Title: The Rabbi's Son
Author: Dr. Dredd
Spoilers: Siege III, Intruder
Disclaimer: Stargate Atlantis, characters, concept, etc, aren't mine.
Summary: Current events through the eyes of Steve Schwartz, Carson's 2IC. Written for the SGAHC challenge "Fathers"
My father, may he rest in peace, always wanted his only son to become a doctor. But he never told me that it could lead to anything like what I've experienced over the past year. Twelve months ago I was a reasonably competent surgeon with a reasonably rewarding career at a reasonably prestigious hospital. Now I'm practically in charge of an entire medical department in a 10,000 year-old city in another galaxy. How unreasonable is that?
Another wise doctor once said, "Oh, the places you'll go! There is fun to be done!" He might have been describing the wonders of the lost city of Atlantis. But I doubt Dr. Seuss was thinking of the Wraith when he said, "And when you're alone, there's a very good chance; you'll meet things that will scare you right out of your pants." Those things would make even the Lorax cut down all the trees to make an impenetrable barrier.
If by a miracle I could talk to my father one more time, he probably wouldn't believe anything I told him. Rabbi Schwartz believed in the mysteries of God, but was surprisingly skeptical about other non-Earthly phenomena. For instance, he'd scoff if I told him that we found a species of human almost indistinguishable from us when we stepped through the gate. And if I mentioned that their leader was an incredibly beautiful woman who could kick the snot out of our ranking military officer, he'd really have a field day.
He might take me seriously about the Wraith, though. Ever since my mother died in a botched robbery attempt, he was well aware of evil in fleshly form. My mother was his whole life, and the punk who pulled the trigger sucked that life right out of him. Is an alien life-sucking vampire that much different?
Anyway, even without the Wraith, there are still plenty of unbelievable things to go around. I've been a surgeon for almost ten years, and I've seen my share of trauma. People getting hit by cars, people falling from great heights. But Peter Grodin's wrist films after punching "Mr. Invincible" looked for all the world like he'd punched through a plate-glass window. Fortunately for him we have Ancient healing machines to work with, or I would have been practicing my hand surgery skills. Do you see what I mean about unbelievable?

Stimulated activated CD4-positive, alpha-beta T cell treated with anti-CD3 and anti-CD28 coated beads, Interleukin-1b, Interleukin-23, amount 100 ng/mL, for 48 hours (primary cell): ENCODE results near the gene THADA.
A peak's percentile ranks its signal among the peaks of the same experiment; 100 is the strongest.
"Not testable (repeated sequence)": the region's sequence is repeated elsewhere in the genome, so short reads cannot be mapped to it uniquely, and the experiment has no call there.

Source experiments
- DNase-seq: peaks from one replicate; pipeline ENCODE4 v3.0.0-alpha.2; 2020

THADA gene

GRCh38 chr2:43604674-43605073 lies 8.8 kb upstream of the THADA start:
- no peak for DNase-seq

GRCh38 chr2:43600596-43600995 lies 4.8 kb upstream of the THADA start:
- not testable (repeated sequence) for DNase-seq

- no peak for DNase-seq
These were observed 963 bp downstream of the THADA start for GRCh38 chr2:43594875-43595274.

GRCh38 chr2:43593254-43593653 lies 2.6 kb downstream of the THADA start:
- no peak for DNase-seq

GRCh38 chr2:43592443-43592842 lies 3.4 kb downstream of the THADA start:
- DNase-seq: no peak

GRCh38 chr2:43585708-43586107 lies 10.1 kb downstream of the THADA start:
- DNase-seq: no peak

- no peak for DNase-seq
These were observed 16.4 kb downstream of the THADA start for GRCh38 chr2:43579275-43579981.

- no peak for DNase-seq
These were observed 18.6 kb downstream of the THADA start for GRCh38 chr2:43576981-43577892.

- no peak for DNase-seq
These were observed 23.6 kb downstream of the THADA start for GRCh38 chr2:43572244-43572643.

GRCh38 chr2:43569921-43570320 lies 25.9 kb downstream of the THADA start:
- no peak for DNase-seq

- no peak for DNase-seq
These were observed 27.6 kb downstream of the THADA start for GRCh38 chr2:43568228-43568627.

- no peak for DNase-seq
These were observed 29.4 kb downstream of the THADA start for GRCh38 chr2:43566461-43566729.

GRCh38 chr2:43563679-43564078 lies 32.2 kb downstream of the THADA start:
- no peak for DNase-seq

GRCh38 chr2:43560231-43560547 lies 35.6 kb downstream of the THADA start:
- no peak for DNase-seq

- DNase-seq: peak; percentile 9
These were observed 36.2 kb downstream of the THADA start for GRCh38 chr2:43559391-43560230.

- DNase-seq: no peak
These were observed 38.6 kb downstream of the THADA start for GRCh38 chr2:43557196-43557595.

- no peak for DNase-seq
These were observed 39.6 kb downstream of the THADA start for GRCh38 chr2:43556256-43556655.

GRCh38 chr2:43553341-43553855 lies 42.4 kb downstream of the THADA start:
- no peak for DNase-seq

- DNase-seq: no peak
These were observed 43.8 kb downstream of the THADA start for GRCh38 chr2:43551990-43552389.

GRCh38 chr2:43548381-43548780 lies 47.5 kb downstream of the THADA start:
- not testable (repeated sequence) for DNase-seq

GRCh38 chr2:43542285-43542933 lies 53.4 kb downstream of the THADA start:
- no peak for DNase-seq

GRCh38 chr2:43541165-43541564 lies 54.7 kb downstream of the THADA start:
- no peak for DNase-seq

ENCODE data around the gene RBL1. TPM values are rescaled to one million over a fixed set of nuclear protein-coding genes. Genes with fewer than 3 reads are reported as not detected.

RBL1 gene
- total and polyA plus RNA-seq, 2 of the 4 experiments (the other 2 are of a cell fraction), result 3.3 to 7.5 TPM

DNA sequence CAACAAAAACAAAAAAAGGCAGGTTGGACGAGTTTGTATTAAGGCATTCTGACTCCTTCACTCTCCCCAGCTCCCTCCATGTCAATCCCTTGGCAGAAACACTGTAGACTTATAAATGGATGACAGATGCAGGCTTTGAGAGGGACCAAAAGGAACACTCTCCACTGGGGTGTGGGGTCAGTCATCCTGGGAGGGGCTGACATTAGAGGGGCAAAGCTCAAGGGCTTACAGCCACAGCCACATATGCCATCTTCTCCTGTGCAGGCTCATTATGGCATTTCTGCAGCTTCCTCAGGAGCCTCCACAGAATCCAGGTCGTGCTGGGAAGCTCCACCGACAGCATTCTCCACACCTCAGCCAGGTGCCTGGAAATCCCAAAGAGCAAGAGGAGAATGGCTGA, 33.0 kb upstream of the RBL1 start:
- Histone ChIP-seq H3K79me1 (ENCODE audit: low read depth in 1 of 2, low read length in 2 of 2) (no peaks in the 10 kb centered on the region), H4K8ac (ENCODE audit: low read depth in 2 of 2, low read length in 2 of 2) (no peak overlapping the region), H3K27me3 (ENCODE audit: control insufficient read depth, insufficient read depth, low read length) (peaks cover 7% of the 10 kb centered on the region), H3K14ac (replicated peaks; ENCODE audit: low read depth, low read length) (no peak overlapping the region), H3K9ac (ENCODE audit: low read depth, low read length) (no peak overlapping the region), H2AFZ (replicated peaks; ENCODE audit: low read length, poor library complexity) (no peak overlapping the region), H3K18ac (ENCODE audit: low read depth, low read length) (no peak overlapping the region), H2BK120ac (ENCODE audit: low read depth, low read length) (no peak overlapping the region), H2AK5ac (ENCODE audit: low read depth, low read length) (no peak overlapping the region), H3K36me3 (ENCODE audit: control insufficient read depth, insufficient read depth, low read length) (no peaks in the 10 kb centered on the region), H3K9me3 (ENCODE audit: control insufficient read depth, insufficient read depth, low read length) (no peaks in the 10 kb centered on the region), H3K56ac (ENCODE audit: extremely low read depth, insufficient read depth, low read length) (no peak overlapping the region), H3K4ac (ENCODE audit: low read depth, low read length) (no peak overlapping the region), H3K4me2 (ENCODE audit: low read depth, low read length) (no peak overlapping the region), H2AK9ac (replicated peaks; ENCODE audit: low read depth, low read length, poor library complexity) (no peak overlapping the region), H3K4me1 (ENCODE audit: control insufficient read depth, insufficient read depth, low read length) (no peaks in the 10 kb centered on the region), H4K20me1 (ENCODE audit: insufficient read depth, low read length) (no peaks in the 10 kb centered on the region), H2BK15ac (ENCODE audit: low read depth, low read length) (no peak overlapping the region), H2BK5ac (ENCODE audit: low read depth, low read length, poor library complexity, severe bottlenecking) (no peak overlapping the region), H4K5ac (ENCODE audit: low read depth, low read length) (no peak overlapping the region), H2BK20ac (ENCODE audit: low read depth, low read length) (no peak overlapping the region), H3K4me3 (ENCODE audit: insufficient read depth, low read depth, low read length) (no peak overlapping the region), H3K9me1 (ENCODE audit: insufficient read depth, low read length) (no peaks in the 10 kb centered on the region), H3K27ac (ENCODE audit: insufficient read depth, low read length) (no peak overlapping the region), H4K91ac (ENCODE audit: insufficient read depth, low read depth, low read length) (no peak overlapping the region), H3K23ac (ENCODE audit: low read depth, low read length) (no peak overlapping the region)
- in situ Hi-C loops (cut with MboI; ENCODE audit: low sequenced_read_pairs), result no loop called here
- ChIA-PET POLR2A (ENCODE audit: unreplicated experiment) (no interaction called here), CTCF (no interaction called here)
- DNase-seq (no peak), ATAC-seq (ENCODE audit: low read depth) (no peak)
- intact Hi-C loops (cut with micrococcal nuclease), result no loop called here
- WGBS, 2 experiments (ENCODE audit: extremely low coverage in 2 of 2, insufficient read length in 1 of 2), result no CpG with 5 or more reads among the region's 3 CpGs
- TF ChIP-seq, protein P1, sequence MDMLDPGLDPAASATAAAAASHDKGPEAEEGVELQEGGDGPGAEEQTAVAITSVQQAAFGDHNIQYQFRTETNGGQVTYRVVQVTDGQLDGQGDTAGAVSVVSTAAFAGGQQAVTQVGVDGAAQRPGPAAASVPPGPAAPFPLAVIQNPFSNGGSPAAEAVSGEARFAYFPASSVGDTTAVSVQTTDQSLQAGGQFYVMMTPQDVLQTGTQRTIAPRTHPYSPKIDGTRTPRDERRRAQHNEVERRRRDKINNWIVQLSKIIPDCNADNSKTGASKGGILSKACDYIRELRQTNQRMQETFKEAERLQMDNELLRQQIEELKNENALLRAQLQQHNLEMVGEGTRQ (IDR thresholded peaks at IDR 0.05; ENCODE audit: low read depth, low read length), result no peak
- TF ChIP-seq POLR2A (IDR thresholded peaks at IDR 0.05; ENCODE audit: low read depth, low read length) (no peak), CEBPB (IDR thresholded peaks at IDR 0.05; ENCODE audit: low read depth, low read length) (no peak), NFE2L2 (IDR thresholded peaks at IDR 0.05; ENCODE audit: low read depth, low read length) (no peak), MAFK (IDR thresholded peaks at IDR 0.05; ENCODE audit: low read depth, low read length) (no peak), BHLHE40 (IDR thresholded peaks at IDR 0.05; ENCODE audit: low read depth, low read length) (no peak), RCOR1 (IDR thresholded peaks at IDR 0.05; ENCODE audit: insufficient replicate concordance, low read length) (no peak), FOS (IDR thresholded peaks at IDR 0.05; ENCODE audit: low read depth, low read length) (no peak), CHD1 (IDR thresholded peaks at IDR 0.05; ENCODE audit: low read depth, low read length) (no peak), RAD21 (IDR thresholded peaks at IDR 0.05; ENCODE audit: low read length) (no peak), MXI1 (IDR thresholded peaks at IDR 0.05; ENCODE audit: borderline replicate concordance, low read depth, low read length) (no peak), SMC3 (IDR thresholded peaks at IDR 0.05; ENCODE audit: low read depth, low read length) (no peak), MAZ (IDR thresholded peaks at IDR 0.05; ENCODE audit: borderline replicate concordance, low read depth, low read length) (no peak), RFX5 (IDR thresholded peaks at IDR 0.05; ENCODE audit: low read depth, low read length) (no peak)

But if the aliens and technology are incredible, the members of the expedition are all too human. I work for a man who's a cross between Star Trek's Scotty and Dr. Frankenstein. Easygoing on the surface, but you do NOT want to piss Carson Beckett off. I thought I was going to get fired that one time when I had to assert my authority while treating him. Instead, I wound up getting promoted to his second-in-command, and some days I'm still not convinced I wasn't being punished! But I've also seen the way he reassures the hurt and scared, so he's not all bluster.
And take Mr. Invincible himself, Dr. Rodney McKay. When I first saw him in Antarctica I didn't think he'd last a week. I figured he'd either blow himself to hell with one of his gadgets or one of the other scientists would commit justifiable homicide. But that was before I saw him handle the nanovirus crisis and before he managed to save the city multiple times during the siege. He's still a jerk sometimes, but at least now I know he's a good guy underneath.
Then there's the military. I got my share of recruitment pitches during med school and residency, and it was definitely tempting to have them pay off my student loans, but I didn't want to sign my life away for military ideals. Here on Atlantis I've had the opportunity to meet men and women who truly believe those ideals. Major -- oops, Colonel -- Sheppard is a prime example. Here's a guy who paid the price for not writing off fallen teammates just because someone higher up declared them expendable. Yet he seems to consider himself expendable when it comes time to volunteer for suicide missions. I'm glad he received his promotion, even though I heard it was grudgingly granted.
It goes without saying that Sheppard cares deeply for all of those under his command. He was absolutely devastated when Lieutenant Ford vanished in that puddlejumper. Heck, I was, too. Ford was like everyone's kid brother, wide-eyed and enthusiastic. Some of the "names" he came up with were so outrageous that you knew he was trying to yank everyone's chain. I hope we can find him and fix what's happened, since I'm pretty sure he's suffering now.
I could continue like this for the next twelve months. My father, of course, would alternate between rolling his eyes and laughing his head off. He may never have told me that becoming a doctor would land me here, but I definitely wouldn't have missed any of it.